...to enrich the lives of families with special needs children
through customized therapeutic experiences
Wednesday, May 15th, 2002
The idea has been developed. The architectural plans have been drawn. The land has been found.
The next thing Lou Castriota, Jr. needs is money.
It’s been five years since Castriota conceived an idea for a pediatric therapy center that would focus on recreational activities. Now the York County resident is preparing to launch a capital campaign to raise the $7 million to $9 million needed so the nonprofit center – called Leg Up Farm – can open in East Manchester Township in 2004.
Leg Up Farm’s fundraising efforts have gotten a jump-start with a $60,000 grant from the Pennsylvania Department of Community and Economic Development. Castriota said he hopes the project will receive additional state funds in addition to the funds raised through the capital campaign.
“There’s a lot of fragmentation in therapy today,” he said. “We want to bring everything together under one roof and have a team approach to providing therapy to children.”
In early 1997, Castriota started developing a plan to establish a therapeutic horseback riding center for children with special needs. Castriota, who is the national sales manager for a Baltimore television station, said he grew up around horses and wanted to share his love of horseback riding with others.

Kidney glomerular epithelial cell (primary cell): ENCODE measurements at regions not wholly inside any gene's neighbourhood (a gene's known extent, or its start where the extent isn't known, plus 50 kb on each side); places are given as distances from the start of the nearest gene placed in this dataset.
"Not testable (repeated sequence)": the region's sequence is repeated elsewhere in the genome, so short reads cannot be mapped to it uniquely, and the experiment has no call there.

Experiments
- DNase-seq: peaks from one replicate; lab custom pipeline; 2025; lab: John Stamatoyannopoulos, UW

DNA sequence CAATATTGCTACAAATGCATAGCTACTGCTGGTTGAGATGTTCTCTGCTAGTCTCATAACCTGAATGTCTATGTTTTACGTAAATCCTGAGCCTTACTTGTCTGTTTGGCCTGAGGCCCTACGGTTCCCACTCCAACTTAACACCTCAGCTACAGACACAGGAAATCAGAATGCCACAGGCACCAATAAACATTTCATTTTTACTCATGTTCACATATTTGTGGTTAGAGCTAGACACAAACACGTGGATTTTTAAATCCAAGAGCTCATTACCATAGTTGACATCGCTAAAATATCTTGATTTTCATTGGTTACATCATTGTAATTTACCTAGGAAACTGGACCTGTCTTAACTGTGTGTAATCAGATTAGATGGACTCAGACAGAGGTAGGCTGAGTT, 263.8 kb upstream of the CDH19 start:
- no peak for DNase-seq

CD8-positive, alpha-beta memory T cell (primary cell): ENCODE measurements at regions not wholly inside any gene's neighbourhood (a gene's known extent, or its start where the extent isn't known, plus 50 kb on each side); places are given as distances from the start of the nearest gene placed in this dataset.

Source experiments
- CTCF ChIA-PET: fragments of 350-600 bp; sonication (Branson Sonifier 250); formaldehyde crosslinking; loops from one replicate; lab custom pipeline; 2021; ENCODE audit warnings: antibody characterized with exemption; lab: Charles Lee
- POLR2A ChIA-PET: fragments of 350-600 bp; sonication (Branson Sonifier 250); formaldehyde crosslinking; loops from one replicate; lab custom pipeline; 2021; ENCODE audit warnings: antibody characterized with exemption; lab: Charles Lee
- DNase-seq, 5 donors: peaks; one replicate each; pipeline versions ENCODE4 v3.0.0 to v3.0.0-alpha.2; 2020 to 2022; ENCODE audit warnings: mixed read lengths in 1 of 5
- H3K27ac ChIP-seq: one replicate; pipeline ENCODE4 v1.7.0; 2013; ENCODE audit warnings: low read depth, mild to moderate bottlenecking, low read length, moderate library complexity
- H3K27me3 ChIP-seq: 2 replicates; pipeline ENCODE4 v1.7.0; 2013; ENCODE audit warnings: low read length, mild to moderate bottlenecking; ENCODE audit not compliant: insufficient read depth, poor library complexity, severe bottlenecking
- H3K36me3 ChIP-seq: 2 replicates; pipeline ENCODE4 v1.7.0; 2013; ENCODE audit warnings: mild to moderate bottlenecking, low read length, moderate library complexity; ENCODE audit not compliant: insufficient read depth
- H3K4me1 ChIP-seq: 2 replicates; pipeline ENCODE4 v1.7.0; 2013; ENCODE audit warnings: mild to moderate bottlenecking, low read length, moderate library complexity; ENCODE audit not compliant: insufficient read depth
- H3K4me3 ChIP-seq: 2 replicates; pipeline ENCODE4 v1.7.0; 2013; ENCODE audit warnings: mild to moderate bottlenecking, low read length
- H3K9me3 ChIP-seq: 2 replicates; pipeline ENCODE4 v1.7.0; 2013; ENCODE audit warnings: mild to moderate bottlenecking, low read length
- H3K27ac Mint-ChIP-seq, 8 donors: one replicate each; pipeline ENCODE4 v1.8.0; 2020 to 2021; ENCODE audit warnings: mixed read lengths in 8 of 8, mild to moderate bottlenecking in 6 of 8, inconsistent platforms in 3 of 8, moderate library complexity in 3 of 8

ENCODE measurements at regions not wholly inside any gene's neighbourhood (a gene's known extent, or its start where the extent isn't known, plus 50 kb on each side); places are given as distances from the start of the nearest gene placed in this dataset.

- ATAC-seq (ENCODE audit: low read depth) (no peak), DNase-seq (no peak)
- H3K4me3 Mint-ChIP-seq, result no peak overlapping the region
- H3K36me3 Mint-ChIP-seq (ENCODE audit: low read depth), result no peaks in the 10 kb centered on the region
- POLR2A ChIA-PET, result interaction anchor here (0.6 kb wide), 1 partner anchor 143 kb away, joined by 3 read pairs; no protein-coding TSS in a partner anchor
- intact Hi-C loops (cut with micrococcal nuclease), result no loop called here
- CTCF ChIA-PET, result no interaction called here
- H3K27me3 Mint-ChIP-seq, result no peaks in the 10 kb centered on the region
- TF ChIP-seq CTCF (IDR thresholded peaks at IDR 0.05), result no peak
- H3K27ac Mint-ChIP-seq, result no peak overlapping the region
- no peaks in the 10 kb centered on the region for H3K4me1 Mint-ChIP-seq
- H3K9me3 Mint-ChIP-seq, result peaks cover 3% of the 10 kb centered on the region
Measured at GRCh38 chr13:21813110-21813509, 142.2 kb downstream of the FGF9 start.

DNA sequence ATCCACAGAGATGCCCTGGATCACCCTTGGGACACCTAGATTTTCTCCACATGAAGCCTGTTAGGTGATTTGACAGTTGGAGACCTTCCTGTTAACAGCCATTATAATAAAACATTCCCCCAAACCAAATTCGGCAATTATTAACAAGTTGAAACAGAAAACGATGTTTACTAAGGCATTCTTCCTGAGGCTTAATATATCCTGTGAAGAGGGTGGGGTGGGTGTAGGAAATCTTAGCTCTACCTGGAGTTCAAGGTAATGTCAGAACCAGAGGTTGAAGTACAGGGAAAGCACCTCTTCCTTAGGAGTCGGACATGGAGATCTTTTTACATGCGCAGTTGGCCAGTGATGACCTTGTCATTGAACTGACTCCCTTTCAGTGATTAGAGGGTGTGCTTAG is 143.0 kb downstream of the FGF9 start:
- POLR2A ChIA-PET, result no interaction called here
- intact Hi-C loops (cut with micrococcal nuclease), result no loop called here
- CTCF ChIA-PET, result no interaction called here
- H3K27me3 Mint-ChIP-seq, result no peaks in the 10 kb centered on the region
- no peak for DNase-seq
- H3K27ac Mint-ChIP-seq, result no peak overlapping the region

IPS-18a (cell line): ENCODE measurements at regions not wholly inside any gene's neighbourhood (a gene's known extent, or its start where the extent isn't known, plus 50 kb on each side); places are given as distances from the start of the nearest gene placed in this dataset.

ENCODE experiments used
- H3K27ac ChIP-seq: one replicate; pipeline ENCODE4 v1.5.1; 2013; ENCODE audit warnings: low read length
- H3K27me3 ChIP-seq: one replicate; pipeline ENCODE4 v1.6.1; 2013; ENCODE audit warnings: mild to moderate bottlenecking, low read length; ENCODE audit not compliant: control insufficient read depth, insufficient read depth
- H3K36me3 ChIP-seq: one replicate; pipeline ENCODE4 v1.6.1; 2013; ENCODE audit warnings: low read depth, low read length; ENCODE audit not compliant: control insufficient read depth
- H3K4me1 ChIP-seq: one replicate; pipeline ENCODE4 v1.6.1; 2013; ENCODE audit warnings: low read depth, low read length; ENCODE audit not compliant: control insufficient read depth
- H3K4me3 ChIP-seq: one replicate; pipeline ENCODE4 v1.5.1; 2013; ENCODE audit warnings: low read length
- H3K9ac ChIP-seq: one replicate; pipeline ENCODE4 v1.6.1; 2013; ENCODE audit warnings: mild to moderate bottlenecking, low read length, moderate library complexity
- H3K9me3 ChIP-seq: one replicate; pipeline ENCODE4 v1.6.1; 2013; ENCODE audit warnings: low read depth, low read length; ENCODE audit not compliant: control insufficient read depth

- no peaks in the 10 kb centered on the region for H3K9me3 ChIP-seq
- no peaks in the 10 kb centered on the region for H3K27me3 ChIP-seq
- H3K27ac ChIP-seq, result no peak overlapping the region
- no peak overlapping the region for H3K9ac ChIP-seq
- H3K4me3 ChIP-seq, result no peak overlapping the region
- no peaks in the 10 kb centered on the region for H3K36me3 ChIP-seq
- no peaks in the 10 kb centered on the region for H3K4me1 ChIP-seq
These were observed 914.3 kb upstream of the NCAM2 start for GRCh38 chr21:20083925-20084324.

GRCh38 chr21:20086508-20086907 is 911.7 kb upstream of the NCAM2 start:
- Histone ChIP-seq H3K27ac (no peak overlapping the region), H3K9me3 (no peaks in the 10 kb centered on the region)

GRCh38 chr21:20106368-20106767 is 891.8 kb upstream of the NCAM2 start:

Later that year, Castriota’s then 1-year-old daughter, Brooke, was diagnosed with mitochondria disorder. Castriota said the disorder affects his daughter’s motor skills, and her symptoms include balance problems and hand tremors. He said Brooke’s condition made him want to help more children, and he decided to expand his plans beyond horseback riding.
The result is Leg Up Farm, which Castriota said would offer a number of different styles of therapy for children, including speech therapy, occupational therapy, music therapy and art therapy. The center would offer recreation areas, such as hiking trails and a fishing pond accessible to people with disabilities.
Easter Seals South Central Pennsylvania already offers recreational therapy programs for children, said Matt Ernst, a recreational therapist for the York Township-based nonprofit. These programs include horseback riding, aquatic therapy and baseball programs.
The programs help the children become physically stronger and also help them build socialization skills and self-esteem, Ernst said.
“Therapy is hard, and it’s usually not fun,” Castriota said. “When you make therapy fun, the children are getting stronger without them even knowing it.”
In March 2001, Barbara Warren agreed to donate about 15 acres from her 200-acre East Manchester Township farm to serve as the home of Leg Up Farm, Castriota said. Plans call for a 77,000 square-foot center to be built on the site. The building will include an indoor horseback riding area, an aquatic therapy center, a library and classrooms, Castriota said. Leg Up Farm would have about 25 full-time employees, he added.
Leg Up Farm could be used by other York-area nonprofits so children with and without disabilities can interact with one another, Castriota said. “My true hope is that we can make this a success so that it can benefit the community,” he said.
The Central Penn BUSINESS JOURNAL